AMELT Induction Technology
An induction furnace is an electrical furnace in which the heat is applied by induction heating of metal. Induction furnace capacities range from less than one kilogram to one hundred tons, and are used to melt iron and steel, copper, aluminum, and precious metals. The advantage of the induction furnace is a clean, energy-efficient and well-controlled melting process, compared to most other means of metal melting.
Most modern foundries use this type of furnace, and many iron foundries are replacing cupola furnaces with induction furnaces to melt cast iron, as the former emit much dust and other pollutants.
Induction furnaces do not require an arc, as in an electric arc furnace, or combustion, as in a blast furnace. As a result, the temperature of the charge (the material entered into the furnace for heating, not to be confused with electric charge) is no higher than required to melt it; this can prevent loss of valuable alloying elements.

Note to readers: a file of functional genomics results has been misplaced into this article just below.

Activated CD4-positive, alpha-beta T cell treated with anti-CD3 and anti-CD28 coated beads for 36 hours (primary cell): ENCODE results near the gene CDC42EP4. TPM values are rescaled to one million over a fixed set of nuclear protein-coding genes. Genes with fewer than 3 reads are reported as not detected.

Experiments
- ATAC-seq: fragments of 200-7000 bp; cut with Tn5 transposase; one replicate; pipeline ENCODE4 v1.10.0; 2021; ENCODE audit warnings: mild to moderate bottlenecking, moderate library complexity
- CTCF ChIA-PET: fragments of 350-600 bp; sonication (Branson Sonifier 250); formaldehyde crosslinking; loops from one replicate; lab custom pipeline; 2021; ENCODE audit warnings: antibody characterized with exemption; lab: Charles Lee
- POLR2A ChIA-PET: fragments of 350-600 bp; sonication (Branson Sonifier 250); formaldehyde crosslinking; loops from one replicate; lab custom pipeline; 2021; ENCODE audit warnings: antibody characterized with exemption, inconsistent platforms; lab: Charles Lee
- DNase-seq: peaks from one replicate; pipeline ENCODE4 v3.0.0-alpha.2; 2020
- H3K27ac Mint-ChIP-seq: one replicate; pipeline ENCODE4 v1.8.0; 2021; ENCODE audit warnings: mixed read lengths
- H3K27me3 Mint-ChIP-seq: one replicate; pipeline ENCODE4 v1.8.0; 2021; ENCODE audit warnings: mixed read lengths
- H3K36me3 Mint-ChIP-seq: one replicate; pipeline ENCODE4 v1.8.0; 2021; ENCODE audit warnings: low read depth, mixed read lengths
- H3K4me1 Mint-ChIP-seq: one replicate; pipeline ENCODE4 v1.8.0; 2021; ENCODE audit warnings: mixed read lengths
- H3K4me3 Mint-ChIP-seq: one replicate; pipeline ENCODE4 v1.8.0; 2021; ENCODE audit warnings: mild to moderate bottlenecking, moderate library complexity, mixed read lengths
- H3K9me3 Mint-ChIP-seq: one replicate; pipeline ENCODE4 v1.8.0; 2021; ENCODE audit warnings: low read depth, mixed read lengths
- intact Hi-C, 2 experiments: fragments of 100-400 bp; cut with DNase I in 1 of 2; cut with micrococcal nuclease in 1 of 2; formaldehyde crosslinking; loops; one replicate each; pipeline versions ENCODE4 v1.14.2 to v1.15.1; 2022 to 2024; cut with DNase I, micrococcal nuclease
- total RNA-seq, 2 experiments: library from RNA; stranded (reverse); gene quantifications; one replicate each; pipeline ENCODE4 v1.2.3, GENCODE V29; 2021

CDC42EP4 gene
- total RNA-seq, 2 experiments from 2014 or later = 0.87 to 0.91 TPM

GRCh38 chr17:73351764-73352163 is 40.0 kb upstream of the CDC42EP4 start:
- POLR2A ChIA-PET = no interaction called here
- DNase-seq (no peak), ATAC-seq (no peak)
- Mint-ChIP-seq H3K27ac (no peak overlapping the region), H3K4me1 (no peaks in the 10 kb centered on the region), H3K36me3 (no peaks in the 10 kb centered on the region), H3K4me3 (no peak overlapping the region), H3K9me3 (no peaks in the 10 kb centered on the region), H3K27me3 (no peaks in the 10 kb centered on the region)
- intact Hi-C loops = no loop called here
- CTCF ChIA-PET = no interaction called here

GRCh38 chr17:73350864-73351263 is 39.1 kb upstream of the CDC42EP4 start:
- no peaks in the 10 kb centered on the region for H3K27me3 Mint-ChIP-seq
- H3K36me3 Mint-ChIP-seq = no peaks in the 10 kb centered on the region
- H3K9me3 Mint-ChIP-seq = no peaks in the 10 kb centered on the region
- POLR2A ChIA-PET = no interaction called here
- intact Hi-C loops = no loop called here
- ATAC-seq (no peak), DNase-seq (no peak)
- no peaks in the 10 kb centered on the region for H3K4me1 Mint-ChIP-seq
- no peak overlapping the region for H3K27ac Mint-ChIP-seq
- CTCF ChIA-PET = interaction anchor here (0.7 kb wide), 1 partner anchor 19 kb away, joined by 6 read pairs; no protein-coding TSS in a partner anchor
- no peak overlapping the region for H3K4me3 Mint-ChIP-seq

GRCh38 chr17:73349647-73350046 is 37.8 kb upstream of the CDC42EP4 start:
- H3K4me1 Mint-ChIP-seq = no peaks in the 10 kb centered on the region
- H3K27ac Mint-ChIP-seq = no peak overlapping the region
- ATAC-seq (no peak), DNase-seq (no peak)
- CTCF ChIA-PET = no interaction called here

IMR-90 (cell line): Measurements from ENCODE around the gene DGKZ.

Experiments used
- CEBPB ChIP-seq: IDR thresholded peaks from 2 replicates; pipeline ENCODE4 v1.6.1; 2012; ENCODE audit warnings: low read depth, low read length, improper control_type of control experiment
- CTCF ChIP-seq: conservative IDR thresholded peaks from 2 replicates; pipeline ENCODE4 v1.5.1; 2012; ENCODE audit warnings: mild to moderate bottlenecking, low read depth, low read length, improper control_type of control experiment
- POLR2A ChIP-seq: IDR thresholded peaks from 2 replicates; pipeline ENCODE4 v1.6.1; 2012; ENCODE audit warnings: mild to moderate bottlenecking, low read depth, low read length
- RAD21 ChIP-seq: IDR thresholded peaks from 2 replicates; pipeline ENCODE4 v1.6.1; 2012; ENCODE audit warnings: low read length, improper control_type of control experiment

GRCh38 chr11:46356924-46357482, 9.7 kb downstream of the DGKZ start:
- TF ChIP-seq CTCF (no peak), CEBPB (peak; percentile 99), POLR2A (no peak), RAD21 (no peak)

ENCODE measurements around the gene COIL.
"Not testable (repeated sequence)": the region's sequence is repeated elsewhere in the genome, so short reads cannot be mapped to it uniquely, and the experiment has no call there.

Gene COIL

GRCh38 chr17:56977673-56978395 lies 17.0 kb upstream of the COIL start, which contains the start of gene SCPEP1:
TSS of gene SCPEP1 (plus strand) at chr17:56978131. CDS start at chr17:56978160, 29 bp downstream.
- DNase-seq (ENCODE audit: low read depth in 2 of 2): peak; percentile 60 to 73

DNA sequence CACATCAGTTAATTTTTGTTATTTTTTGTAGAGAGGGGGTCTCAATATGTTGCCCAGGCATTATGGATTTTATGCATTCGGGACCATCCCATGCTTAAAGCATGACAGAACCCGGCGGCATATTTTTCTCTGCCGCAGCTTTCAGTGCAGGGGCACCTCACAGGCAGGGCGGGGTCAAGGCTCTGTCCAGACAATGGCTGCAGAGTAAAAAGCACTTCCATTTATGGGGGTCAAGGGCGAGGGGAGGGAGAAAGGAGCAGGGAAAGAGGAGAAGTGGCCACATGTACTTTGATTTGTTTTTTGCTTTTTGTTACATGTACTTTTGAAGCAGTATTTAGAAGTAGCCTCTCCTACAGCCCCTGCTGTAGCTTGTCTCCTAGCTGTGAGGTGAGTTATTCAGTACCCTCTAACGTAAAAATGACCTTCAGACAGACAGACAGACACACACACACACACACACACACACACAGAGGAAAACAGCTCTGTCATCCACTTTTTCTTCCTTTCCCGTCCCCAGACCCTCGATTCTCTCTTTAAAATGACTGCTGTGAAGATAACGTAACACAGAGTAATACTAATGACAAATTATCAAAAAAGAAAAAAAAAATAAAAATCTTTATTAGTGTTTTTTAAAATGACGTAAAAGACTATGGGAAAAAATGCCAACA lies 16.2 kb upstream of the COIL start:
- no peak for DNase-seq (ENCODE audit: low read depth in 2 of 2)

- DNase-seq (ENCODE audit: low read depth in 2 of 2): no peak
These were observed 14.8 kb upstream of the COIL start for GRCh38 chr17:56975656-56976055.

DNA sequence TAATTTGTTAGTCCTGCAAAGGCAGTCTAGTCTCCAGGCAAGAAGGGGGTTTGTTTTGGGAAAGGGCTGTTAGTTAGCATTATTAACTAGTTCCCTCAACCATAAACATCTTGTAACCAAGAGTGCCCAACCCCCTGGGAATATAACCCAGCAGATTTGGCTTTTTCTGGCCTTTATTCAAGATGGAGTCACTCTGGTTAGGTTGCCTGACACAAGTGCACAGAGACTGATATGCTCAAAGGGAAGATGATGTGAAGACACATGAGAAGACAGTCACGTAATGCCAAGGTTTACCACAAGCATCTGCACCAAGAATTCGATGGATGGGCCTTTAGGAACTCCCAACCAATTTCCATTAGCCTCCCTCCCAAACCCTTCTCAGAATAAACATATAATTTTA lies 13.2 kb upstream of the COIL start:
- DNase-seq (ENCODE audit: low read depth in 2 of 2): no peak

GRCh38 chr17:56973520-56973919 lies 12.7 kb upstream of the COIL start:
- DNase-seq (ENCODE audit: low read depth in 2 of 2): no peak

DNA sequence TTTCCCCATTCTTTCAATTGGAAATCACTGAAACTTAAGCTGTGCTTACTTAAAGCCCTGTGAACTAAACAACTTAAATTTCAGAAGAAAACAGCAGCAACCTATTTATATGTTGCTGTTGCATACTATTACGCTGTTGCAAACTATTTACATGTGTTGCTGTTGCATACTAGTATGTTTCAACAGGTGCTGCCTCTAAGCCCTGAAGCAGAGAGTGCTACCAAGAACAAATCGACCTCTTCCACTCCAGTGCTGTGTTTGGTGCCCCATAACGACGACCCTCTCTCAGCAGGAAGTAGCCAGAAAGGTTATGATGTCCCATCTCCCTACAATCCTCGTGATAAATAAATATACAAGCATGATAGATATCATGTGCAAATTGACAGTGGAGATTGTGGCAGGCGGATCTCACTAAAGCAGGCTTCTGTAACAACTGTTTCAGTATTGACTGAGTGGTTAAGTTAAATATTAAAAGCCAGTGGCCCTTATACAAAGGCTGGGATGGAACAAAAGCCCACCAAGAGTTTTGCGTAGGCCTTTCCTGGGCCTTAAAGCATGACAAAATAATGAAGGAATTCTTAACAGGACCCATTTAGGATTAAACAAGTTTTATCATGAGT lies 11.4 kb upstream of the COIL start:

The one major drawback to induction furnace usage in a foundry is the lack of refining capacity: charge materials must be free of oxides and be of a known composition, and some alloying elements may be lost due to oxidation, so they must be re-added to the melt.